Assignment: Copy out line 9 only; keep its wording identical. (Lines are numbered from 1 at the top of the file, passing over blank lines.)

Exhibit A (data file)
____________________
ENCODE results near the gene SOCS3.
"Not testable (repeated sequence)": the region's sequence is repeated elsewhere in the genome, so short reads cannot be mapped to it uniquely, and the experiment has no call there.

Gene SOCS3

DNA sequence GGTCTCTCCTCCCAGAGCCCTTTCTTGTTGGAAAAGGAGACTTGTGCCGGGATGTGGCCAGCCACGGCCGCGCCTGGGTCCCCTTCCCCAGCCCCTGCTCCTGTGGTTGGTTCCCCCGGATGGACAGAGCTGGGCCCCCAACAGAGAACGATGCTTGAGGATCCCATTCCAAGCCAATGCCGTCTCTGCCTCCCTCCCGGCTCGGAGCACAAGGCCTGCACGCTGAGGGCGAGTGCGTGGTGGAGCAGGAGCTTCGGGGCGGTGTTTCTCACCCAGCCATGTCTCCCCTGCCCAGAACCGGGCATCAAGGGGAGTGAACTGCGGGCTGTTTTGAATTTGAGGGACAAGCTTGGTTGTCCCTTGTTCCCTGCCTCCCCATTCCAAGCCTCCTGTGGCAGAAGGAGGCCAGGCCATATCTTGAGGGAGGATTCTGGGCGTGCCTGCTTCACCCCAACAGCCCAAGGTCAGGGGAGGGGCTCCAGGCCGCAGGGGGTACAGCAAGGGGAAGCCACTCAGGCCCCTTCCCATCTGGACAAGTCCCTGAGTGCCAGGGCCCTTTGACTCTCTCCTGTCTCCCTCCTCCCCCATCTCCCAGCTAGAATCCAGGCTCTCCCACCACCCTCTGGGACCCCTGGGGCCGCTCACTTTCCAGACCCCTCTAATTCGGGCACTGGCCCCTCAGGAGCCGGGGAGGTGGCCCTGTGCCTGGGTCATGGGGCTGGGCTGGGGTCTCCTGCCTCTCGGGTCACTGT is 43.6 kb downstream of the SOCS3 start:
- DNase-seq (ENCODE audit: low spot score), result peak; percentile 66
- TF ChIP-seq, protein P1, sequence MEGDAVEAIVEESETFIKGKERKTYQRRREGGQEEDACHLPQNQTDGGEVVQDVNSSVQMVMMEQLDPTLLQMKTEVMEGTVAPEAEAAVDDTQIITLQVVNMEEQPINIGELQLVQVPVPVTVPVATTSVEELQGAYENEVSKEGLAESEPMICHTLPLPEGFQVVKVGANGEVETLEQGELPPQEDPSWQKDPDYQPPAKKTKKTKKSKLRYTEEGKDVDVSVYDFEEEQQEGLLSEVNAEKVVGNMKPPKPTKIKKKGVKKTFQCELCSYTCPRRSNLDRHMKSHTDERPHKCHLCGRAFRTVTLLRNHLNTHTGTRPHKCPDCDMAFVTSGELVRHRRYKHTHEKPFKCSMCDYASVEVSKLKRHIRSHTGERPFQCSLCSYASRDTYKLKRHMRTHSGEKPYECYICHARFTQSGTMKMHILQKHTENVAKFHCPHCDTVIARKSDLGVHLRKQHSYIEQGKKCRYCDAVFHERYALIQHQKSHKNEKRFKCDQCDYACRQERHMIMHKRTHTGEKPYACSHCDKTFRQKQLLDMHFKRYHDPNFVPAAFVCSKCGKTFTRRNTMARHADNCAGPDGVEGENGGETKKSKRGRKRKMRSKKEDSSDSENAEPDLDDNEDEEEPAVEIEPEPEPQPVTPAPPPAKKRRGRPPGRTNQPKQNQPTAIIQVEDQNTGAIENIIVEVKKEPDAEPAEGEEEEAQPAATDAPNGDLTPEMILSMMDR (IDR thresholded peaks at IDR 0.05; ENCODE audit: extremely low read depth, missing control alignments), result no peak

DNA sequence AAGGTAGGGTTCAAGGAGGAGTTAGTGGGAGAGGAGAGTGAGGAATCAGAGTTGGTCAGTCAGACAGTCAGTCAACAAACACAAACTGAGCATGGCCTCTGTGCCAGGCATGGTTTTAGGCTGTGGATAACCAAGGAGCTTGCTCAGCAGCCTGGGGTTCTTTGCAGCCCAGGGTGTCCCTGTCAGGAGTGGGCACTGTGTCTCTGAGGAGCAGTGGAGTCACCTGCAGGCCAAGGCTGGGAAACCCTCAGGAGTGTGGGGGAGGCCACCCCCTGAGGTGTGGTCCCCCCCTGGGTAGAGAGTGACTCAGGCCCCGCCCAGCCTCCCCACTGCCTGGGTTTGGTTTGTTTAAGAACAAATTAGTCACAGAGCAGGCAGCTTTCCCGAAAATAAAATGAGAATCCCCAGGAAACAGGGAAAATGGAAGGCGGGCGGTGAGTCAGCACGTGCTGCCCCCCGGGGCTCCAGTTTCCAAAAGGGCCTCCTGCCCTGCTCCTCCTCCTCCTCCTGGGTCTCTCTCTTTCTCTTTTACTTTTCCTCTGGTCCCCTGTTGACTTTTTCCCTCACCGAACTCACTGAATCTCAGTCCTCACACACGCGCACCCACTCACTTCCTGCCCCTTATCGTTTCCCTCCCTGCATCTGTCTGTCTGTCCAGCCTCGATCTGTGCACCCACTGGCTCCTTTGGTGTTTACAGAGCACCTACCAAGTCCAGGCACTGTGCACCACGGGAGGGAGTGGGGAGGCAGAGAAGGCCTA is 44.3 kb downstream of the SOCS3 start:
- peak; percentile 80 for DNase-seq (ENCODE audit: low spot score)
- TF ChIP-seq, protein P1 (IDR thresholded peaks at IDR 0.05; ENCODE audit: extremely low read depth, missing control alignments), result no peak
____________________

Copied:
- TF ChIP-seq, protein P1 (IDR thresholded peaks at IDR 0.05; ENCODE audit: extremely low read depth, missing control alignments), result no peak